Be­ware cur­rency con­ver­sion fees

Waikato Times - - Business - Su­san Ed­munds

Shop­pers buy­ing from over­seas web­sites, and New Zealan­ders trav­el­ling abroad, are be­ing pinged for ev­ery item they put on their credit cards. But how much they pay in fees varies sig­nif­i­cantly.

Shop­pers are charged cur­rency con­ver­sion fees when they buy some­thing in a for­eign cur­rency.

But find­ings from fi­nan­cial prod­uct re­search site MoneyHub shows those credit card con­ver­sion fees range from 1.85 per cent on Ki­wibank’s Master­card to 3.5 per cent on a PrezzyCard.

Re­searcher Christo­pher Walsh said most banks charged about 2.5 per cent.

‘‘While this doesn’t sound like much, the fees add up over the course of a hol­i­day or when buy­ing some­thing from out­side of New Zealand,’’ he said.

‘‘De­spite debit and credit card cur­rency con­ver­sions be­ing pro­vided by Amex, Master­card and Visa who convert each pur­chase into New Zealand dollars us­ing their own FX rates, banks are hun­gry for their cut of each trans­ac­tion too.’’

A cus­tomer of a New Zealand bank who trav­elled over­seas and spent $2000 on their card could ex­pect to pay about $50 in for­eign ex­change con­ver­sion fees.

‘‘If cash is with­drawn from an over­seas ATM us­ing a debit card, the to­tal fees can be sig­nif­i­cantly higher. Some banks charged up to $7.50 per with­drawal plus a 2.5 per cent com­mis­sion, mean­ing that tak­ing out $200 over­seas would cost as much as $12.50 in bank fees, which seems very high.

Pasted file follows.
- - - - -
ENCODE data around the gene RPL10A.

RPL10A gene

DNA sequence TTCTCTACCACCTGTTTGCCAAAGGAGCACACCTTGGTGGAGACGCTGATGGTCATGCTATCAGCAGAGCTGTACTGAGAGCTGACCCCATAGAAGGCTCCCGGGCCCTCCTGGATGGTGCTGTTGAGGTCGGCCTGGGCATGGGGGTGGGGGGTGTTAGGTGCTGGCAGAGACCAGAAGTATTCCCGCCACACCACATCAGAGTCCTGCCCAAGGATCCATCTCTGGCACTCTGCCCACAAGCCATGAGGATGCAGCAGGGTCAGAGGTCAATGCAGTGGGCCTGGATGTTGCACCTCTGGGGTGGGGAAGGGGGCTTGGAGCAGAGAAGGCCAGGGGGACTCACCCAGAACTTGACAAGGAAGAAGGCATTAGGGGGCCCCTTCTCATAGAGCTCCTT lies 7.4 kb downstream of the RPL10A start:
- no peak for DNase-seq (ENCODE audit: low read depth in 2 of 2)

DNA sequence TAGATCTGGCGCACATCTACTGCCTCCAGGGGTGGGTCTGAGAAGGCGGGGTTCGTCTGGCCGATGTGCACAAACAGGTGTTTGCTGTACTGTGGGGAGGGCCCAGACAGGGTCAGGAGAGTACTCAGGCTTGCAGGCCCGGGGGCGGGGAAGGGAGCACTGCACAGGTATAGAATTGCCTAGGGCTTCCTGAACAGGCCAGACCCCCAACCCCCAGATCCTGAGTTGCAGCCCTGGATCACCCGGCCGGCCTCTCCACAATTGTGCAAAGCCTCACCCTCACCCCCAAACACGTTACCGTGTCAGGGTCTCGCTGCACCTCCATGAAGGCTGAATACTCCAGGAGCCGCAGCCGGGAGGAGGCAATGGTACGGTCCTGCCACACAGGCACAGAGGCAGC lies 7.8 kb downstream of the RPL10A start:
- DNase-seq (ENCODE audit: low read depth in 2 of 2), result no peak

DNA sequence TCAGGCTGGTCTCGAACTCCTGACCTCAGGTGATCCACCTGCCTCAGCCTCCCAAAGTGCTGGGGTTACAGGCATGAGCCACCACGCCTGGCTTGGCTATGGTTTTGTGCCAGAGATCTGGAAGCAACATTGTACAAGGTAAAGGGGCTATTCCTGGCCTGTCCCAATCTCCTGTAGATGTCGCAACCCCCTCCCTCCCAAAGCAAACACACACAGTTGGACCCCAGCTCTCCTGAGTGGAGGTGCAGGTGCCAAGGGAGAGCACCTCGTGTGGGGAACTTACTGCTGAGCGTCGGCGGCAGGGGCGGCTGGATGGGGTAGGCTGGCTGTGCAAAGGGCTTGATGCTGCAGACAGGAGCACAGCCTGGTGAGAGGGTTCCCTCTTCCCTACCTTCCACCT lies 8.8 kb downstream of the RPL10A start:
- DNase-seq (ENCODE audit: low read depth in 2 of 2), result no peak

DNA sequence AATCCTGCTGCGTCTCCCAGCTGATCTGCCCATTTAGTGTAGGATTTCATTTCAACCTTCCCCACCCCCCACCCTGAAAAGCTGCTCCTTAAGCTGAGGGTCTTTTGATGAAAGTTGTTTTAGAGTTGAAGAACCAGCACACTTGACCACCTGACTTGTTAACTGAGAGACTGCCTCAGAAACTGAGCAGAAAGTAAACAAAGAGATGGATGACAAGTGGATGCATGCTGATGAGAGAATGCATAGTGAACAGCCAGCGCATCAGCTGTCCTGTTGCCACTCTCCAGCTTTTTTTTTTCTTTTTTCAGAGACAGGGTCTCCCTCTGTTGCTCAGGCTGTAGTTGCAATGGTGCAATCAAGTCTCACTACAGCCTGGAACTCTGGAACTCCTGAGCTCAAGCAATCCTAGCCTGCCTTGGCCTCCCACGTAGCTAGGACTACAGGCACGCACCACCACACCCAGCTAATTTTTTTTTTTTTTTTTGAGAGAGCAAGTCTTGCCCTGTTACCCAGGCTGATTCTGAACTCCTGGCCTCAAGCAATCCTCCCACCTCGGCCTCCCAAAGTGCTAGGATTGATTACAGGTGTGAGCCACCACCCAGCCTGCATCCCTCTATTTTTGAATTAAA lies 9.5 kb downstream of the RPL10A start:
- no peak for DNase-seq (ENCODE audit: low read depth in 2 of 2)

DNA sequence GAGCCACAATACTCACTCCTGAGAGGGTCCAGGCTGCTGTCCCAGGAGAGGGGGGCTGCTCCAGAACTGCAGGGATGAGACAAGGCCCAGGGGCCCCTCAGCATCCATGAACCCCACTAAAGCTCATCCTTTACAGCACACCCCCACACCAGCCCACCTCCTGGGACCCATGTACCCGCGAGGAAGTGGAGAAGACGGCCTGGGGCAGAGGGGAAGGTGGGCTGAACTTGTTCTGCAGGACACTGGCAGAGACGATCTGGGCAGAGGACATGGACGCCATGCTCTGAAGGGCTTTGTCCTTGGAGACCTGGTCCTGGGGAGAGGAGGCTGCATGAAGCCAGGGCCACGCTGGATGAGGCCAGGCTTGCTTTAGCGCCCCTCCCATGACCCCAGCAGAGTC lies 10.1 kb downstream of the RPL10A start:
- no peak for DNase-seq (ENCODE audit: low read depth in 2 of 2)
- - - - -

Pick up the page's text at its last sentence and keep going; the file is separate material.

‘‘Cus­tomers don’t need to travel over­seas to in­cur these fees. The boom in on­line shop­ping means any­one or­der­ing items from over­seas us­ing a debit or credit card will be charged the same cur­rency con­ver­sion fees by their bank as if they were phys­i­cally in the coun­try.’’

He said MoneyHub re­search showed Ki­wibank and ASB had the best value, at 1.85 per cent and

2.1 per cent, re­spec­tively.

ANZ, TSB and West­pac charged 2.5 per cent. Debit cards of­ten had higher fees again, up to 2.8 per cent.

Flight Cen­tre and Flex­iGroup this week launched a card with no in­ter­na­tional trans­ac­tion fees – the Flight Cen­tre Master­card. It has an an­nual fee of $50 and the Flight Cen­tre re­wards scheme rather than cash back op­tions or con­sumer re­wards other cards might of­fer.

Bank­ing com­men­ta­tor Claire Matthews, of Massey Univer­sity, said the vari­a­tion in charges would de­pend on how banks at­trib­uted over­heads across their ac­tiv­i­ties, the profit mar­gin they in­cluded and some economies of scale.

‘‘I would ex­pect them to be sim­i­lar but not iden­ti­cal.’’

Prashant Trivedy, of fi­nan­cial com­par­i­son web­site Pock­et­wise, said over­seas spend­ing on New Zealand-is­sued cards had in­creased 60 per cent over the past five years.

‘‘With more peo­ple us­ing their credit cards for their ev­ery­day ex­penses, it’s im­por­tant for them to un­der­stand the costs as­so­ci­ated with this.

‘‘Un­for­tu­nately, most peo­ple are only aware of the sur­face costs, but not the other hid­den costs, such as ex­change rates, and re­fund poli­cies when mak­ing pur­chases on­line.’’

A con­sumer want­ing a re­fund on an in­ter­na­tional pur­chase might not get their cur­rency con­ver­sion fee back.

‘‘Some cards re­fund you only the pur­chase amount and not the cur­rency con­ver­sion charge. A few other cards charge you con­ver­sion costs even on your re­funded pur­chase amount. Typ­i­cally these terms will de­pend on the provider of the credit card fa­cil­ity. While con­ver­sion charges and re­fund poli­cies on each in­di­vid­ual trans­ac­tion may not feel painful, over time these not-so-ob­vi­ous charges can grow to a sub­stan­tial amount over a num­ber of pur­chases.’’

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